WE Colloquium: Xun Liu, Advanced Friction Stir Joining of Dissimilar Materials
Growing concerns about energy consumption increase the demand for lightweighting. In this regard, multi-material structures are always desirable for reducing weight while enhancing products performance with an optimized material distribution. Accordingly, reliable, efficient and economical dissimilar materials joining techniques need to be developed. As a solid-state process, friction stir welding (FSW) and its variant friction stir spot welding (FSSW) are promising solutions for butt and spot joint configurations. However, the associated high welding force and the keyhole defect limit their further applications.
The first part of this talk focuses on FSW of aluminum alloy to advanced high strength steel. Fundamental mechanisms of this dissimilar material joining process are studied from experimental and model analysis. Effects of process parameters are analyzed with weld microstructure, particularly at the Al-Fe interface, based on the welding force and temperature measurement during the process. The weld microstructure is then related to the weld quality. Both analytical and numerical models have been developed to further reveal the material flow and process principles. In the second part, improvements of FSW are discussed. In order to reduce the welding force, one of the material softening phenomena, the electro-plastic effect, is employed and incorporated into the FSW process. The idea is further extended to the FSSW process. With an appropriate electrically assisted experimental system, the welding force shows to be consistently reduced and weld quality is improved. In order to remove the keyhole defect, an innovative key-hole refilled FSSW process is developed, which can be implemented with any universal CNC machine of simple tooling. Joint performance shows to be significantly improved in aspects of both strength and ductility. The talk will be concluded with future prospects of dissimilar material joining processes, multi-material interaction analysis and discussion of an emerging new area of 4D printing.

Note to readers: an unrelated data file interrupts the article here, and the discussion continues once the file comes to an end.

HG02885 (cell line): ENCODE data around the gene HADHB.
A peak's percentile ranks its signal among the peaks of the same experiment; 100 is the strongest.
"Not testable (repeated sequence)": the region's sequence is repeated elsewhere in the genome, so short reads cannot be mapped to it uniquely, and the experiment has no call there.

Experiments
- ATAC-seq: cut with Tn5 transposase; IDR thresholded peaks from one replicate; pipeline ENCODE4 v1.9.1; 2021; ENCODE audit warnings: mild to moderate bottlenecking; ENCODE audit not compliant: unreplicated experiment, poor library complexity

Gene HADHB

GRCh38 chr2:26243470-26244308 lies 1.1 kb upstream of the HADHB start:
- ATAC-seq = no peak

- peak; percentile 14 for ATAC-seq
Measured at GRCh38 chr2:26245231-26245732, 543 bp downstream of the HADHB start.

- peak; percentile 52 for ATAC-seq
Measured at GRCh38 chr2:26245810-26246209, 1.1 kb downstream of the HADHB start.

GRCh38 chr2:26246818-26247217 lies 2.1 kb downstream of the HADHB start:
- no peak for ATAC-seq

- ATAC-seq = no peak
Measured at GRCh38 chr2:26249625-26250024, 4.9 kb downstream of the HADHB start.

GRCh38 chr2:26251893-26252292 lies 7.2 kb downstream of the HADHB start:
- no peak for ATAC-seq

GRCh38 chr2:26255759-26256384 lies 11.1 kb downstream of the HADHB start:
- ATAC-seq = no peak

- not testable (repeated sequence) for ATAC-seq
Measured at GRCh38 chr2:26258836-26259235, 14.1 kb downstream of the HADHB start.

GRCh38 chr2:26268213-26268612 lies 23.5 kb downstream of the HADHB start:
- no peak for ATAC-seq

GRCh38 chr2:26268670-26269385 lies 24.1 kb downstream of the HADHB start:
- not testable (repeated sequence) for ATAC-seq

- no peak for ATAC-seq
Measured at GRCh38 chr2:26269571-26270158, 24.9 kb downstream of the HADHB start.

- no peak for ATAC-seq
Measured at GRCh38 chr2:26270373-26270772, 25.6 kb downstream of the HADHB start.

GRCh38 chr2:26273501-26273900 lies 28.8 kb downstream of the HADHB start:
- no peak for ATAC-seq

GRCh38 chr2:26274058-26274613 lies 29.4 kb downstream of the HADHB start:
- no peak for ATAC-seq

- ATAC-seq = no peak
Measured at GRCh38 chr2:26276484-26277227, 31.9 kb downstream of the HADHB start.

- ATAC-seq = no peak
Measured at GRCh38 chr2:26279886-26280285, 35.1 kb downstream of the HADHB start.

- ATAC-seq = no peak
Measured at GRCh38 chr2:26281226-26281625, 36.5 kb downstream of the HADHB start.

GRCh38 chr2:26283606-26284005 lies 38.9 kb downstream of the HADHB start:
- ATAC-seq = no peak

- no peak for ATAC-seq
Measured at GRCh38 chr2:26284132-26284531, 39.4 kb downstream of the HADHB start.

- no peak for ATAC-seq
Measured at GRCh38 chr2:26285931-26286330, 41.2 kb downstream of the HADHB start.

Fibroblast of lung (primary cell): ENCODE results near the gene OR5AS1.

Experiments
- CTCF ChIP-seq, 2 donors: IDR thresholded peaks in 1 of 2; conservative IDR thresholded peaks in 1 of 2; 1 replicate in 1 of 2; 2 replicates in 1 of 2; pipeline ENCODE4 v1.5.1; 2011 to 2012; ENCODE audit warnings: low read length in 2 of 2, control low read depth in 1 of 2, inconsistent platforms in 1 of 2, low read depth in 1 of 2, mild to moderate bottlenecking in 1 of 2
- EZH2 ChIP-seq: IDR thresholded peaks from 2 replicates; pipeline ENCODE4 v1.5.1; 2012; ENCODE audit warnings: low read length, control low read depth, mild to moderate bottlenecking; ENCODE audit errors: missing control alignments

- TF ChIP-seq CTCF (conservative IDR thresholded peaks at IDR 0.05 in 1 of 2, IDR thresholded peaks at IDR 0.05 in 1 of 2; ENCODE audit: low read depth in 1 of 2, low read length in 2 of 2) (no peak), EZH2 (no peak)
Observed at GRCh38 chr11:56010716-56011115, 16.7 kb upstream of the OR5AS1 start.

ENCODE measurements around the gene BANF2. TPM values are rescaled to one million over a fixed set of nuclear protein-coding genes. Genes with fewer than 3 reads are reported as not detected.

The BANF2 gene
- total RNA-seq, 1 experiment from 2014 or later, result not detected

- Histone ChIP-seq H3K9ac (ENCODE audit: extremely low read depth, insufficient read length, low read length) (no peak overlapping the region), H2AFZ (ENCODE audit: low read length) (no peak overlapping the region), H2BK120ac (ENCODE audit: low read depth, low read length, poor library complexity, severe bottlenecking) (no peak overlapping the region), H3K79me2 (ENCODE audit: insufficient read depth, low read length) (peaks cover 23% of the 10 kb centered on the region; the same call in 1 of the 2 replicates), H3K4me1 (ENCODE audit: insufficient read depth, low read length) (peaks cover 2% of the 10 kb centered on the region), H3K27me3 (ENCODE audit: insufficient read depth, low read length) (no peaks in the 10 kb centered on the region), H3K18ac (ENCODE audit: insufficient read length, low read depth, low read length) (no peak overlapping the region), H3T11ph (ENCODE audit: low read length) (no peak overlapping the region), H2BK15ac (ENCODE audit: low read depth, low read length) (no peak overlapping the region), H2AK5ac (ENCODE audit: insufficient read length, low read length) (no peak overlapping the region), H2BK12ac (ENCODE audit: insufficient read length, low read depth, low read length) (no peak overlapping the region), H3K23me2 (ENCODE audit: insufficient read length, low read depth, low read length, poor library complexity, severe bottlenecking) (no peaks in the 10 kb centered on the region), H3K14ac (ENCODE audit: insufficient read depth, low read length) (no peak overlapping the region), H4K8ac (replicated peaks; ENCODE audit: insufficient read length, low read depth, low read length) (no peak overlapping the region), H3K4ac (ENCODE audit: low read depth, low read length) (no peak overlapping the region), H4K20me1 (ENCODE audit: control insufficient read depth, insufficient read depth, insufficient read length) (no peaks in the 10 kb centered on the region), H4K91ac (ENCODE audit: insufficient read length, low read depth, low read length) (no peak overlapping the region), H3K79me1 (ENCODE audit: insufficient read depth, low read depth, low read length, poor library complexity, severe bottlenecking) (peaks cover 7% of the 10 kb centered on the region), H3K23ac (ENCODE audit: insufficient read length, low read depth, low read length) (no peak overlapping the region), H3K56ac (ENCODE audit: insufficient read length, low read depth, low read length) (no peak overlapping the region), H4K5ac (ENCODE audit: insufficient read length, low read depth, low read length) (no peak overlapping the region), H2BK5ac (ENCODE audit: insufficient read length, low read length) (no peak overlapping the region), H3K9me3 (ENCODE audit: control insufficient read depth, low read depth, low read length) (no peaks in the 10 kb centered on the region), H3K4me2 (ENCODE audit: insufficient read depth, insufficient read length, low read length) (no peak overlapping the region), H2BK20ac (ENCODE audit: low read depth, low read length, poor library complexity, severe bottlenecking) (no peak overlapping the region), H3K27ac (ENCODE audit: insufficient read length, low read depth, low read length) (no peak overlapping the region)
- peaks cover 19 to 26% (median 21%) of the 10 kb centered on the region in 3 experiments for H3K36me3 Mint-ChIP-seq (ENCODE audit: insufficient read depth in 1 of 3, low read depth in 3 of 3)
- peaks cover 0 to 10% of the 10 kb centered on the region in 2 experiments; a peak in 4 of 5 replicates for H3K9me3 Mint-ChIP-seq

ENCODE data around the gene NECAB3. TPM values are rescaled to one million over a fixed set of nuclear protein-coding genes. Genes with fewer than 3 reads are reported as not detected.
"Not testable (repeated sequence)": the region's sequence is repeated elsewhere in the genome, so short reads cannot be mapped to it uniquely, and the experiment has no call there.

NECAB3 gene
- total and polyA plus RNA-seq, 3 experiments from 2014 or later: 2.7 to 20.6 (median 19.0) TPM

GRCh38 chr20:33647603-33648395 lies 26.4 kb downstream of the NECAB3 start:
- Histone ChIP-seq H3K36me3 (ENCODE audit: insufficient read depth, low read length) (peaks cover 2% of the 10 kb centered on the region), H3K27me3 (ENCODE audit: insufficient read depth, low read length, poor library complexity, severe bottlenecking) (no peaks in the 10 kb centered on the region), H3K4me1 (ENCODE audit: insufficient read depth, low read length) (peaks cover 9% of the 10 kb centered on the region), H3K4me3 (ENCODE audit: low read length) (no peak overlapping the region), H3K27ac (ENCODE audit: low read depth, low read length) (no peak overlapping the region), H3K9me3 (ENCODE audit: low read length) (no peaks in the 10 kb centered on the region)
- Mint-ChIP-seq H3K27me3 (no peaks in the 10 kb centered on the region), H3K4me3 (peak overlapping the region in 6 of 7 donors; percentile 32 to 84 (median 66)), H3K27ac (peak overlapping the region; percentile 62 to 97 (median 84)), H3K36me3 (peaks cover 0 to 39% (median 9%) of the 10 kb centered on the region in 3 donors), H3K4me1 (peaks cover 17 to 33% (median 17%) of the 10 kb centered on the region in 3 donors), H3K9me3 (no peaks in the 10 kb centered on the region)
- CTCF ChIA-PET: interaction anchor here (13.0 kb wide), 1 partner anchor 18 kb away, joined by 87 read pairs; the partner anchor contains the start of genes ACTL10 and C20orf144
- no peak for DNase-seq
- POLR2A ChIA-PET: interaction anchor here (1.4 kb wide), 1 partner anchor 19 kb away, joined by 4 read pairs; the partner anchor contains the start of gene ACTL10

Dr. Xun Liu is a postdoctoral research fellow in the Department of Mechanical Engineering (Prof. Jun Ni group) and Material Science Engineering (Prof. Alan Taub group) at the University of Michigan, Ann Arbor. Her current research areas include solid state joining of dissimilar materials, incremental sheet forming and fabrication and characterization of aluminum nanocomposites. She received her bachelor’s degree in Mechanical Engineering at Huazhong University of Science and Technology, Wuhan, China in 2011, and then followed up with a Ph.D. degree in Mechanical Engineering and a second Master degree in Material Science and Engineering at the University of Michigan in 2016.